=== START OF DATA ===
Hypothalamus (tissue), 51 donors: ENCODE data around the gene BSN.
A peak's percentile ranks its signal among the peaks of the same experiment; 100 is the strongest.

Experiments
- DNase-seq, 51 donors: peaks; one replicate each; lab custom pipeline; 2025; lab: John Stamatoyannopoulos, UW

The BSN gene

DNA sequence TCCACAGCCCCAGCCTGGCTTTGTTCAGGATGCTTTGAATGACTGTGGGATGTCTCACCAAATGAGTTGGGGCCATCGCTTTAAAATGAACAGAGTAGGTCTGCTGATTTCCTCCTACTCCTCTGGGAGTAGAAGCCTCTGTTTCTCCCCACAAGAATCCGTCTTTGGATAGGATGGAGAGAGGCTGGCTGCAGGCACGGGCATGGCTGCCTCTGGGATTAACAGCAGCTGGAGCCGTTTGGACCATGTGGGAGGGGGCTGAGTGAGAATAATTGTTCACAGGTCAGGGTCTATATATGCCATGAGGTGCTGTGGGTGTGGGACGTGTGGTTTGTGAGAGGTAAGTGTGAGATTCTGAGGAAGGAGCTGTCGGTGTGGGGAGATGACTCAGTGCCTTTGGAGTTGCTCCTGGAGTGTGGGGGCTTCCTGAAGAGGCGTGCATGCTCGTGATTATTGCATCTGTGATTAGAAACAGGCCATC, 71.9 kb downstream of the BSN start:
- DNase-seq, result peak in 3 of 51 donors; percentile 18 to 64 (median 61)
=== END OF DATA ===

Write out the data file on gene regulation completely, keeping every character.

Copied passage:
Hypothalamus (tissue), 51 donors: ENCODE data around the gene BSN.
A peak's percentile ranks its signal among the peaks of the same experiment; 100 is the strongest.

Experiments
- DNase-seq, 51 donors: peaks; one replicate each; lab custom pipeline; 2025; lab: John Stamatoyannopoulos, UW

The BSN gene

DNA sequence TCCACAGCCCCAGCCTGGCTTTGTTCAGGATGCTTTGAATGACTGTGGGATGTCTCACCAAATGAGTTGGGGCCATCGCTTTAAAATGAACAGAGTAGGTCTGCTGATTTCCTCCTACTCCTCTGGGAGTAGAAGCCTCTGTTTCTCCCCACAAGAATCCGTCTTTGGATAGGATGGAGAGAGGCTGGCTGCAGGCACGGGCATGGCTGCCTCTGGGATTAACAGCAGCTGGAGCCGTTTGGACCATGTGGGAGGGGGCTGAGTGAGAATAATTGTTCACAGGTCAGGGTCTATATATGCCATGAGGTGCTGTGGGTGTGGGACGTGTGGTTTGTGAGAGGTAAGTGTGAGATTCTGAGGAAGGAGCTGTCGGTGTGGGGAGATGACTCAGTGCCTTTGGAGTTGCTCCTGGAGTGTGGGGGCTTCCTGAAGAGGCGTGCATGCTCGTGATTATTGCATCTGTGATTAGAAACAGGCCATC, 71.9 kb downstream of the BSN start:
- DNase-seq, result peak in 3 of 51 donors; percentile 18 to 64 (median 61)